In an article posted today, Politico's Ben Smith looks at marriage equality's bad year:
"After a year that saw laws allowing same-sex marriage expand from a lonely toehold in Massachusetts to five other states and, likely, the District of Columbia, the defeats have served at the least as a reality check to proponents of gay marriage.
A Maine referendum that was seen as the best chance for popular approval of same-sex marriage instead was soundly defeated. The state senate in liberal New York voted down a marriage bill by a margin – 38 to 24 – that stunned advocates and the state’s governor, who had predicted victory. And a same-sex marriage measure limped to the floor of the New Jersey state senate Thursday after squeaking out of committee over the opposition of prominent Democrats. 'The events of the last few months have put a serious dent in the idea that gay marriage is inevitable,' said Maggie Gallagher, the president of the National Organization for Marriage, which opposes same-sex marriage."
Yesterday, Gallagher's organization, NOM, claimed that it has spent $600,000 fighting marriage equality in New Jersey and told lawmakers to vote it down.
Said executive director Brian Brown: “Gay marriage is not the priority of New Jersey voters, and senators in
New Jersey should follow New York's lead in rejecting this lame-duck
effort to impose gay marriage. NOM's poll in two swing senate districts in New Jersey found that
no more than 2 percent of voters consider gay marriage one of their top
three legislative priorities for this lame-duck session. Why would
politicians follow defeated Gov. Jon Corzine's lead off this particular
Added Gallagher: "New Jersey voters and politicians have given a great deal to Garden
State Equality in the last few years, including full civil unions.
Steven Goldstein has boasted that New Jersey is one of the best states
for gay rights in the country, thanks to his organization's efforts.
Why are they insisting on the right to redefine marriage, whether or
not the people of New Jersey like it?”
But NJ State Senator Paul Sarlo (D-Wood-Ridge), who says he personally opposes marriage equality for religious beliefs and was expressing doubts about the vote taking place in mid-November, called the Senate Judiciary Committee hearings he chaired on Monday one of "the most rewarding experiences" of his life and said that he believes the tide is turning on marriage equality.
Said Sarlo: "We had 300 people there, 150 of whom we allowed to testify. We'd still
be debating it today, right now, but when I knew the bill had the
votes, I pulled the trigger. Yes, I am opposed to the bill at this
point in time, but their (Garden State Equality) advocacy has come a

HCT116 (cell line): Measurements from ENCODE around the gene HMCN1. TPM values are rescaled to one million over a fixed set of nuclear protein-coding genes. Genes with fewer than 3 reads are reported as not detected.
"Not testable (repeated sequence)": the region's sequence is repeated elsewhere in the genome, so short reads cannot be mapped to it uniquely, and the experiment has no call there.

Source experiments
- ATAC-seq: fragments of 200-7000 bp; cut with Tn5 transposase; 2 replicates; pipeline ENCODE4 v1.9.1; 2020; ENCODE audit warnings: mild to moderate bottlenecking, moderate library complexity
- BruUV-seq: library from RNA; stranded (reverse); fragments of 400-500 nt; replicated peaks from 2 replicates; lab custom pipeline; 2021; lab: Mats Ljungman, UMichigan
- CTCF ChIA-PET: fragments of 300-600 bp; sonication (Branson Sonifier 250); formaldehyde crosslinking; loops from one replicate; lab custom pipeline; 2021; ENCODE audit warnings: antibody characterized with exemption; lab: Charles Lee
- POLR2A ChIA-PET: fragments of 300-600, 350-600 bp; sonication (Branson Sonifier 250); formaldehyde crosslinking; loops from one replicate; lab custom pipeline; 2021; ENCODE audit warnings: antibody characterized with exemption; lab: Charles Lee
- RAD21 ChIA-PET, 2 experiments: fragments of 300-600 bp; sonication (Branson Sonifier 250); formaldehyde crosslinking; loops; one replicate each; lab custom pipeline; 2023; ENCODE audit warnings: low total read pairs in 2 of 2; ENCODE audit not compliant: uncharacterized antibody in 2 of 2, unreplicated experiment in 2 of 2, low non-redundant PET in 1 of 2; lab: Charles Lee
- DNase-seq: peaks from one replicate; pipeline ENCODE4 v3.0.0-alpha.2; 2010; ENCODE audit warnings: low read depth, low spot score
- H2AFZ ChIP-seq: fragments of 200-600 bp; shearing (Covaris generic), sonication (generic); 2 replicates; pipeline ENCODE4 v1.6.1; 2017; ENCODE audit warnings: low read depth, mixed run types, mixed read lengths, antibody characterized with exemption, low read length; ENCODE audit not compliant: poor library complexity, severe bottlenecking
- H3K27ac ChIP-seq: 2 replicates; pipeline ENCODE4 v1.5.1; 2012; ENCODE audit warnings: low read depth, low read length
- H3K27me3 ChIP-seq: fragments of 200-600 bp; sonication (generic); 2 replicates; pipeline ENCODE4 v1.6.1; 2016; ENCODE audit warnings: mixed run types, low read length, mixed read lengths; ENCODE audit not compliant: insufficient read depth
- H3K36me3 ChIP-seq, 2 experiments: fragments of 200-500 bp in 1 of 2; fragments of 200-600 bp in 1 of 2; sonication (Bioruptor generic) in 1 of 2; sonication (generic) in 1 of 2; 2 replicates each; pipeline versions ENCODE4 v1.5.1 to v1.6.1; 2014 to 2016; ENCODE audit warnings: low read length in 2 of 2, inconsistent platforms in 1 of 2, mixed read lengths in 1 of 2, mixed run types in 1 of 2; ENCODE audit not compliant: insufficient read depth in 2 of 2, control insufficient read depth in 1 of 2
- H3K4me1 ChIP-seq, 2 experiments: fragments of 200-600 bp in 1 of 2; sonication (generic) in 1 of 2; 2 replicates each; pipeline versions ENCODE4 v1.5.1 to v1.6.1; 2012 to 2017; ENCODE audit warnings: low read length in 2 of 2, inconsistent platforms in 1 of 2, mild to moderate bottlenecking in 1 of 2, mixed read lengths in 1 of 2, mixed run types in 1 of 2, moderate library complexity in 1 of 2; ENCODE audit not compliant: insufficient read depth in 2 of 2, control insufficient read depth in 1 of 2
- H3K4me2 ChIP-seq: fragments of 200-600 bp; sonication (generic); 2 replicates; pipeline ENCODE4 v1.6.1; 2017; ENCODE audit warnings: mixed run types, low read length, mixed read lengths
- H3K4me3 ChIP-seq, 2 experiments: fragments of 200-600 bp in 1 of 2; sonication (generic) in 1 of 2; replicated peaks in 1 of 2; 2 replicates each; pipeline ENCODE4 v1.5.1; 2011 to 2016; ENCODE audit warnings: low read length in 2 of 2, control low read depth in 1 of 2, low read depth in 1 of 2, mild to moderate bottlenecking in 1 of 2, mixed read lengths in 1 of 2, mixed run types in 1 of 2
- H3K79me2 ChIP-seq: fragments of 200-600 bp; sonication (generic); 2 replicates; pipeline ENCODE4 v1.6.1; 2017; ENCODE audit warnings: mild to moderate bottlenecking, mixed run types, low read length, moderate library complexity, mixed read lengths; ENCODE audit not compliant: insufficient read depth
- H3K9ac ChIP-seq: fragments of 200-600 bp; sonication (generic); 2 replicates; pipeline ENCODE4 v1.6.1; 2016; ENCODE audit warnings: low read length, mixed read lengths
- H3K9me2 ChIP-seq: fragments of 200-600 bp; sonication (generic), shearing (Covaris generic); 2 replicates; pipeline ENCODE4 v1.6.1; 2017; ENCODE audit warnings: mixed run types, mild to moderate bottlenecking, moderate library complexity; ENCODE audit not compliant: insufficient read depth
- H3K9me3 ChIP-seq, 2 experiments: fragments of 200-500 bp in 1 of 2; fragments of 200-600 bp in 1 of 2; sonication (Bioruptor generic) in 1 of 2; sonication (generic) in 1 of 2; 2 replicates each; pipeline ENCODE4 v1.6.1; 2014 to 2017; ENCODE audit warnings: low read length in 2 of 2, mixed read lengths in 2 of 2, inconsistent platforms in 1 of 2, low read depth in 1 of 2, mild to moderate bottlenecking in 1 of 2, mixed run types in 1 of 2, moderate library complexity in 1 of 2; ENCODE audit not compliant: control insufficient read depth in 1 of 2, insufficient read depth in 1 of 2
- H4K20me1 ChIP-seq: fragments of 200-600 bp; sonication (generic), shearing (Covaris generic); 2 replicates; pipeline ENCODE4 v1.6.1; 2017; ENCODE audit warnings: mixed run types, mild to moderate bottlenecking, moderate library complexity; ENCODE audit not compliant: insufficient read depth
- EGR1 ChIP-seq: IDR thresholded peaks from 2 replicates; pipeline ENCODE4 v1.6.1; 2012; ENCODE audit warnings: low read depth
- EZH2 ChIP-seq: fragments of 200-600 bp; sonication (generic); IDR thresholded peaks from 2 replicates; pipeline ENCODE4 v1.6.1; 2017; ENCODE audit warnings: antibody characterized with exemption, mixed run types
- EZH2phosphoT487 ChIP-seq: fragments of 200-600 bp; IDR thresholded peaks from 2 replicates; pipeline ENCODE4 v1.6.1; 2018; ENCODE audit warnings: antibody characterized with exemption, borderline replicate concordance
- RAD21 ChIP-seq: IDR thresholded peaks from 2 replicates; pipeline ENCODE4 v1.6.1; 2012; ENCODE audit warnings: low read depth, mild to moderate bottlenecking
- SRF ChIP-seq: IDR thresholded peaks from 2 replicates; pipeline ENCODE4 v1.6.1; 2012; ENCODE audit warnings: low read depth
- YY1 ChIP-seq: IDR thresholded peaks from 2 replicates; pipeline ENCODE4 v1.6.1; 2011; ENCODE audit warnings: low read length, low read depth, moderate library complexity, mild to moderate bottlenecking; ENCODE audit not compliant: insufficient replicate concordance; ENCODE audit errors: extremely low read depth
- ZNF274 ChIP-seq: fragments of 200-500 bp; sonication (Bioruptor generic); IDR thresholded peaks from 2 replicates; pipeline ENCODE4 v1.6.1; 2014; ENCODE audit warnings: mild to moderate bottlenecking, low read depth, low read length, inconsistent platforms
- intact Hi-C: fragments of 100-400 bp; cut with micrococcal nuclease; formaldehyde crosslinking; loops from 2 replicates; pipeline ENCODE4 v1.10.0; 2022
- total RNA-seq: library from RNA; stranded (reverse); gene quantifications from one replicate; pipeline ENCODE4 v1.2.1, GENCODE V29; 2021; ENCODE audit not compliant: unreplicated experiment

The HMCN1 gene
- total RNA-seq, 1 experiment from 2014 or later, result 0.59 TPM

long way, and I am quite certain some time in the near future, I
believe the tide has turned a little bit, and they will win with their
issue. I am still opposed personally because of my religious beliefs as
a Roman Catholic, and as senator of the 36th District, which is mostly
made up of Irish and Italian Catholics, and Orthodox Jews. I did not want to stand in the way of this bill, and I notified all my
committee members after my decision, which came Wednesday or Thursday
of last week."
It's unclear whether or not the measure has the votes to pass in the full senate, the Philadelphia Inquirer reports:
"Two days before the New Jersey Senate was scheduled to consider a bill to allow same-sex marriage, some area legislators were reticent yesterday to reveal how they would vote.
Dana Redd (D., Camden), who will resign her Senate seat next month to become mayor of Camden, has decided but isn't telling, she said at a Camden City Council meeting last night.
James Beach (D., Camden) hadn't made up his mind, an aide said. And Stephen Sweeney and Fred Madden (both D., Gloucester) did not respond to repeated calls seeking their positions on the issue…'It's an uphill fight, but there is a chance for victory,' said sponsor Loretta Weinberg (D., Bergen).
Philip Haines (R., Burlington) will oppose the measure, an aide said Friday. Diane Allen (R., Burlington) had hoped to vote, but her battle with cancer has left her too weak to travel to Trenton, a member of her staff said yesterday.
A number of senators around the state have said they are still weighing the issue, though political analysts doubt many truly are undecided."
Yesterday, state senator Christopher "Kip'' Bateman (R-Branchburg) explained his "no" vote on marriage equality in the Judiciary Committee, saying he's not ready to redefine the definition of marriage: "I believe in equal rights, and I voted for civil unions thinking that
was going to achieve equal rights under the constitution, I still
believe in that. If there's a problem with the civil unions law, let's try to craft legislation to address some of these inequities.''
Here's how those of you in New Jersey can help. CALL your state senators. Many of the New York senators who voted "no" on the marriage equality
bill there kept emphasizing the calls from their constituents. Garden State Equality has a pages on its site which will assist you. Check it out here.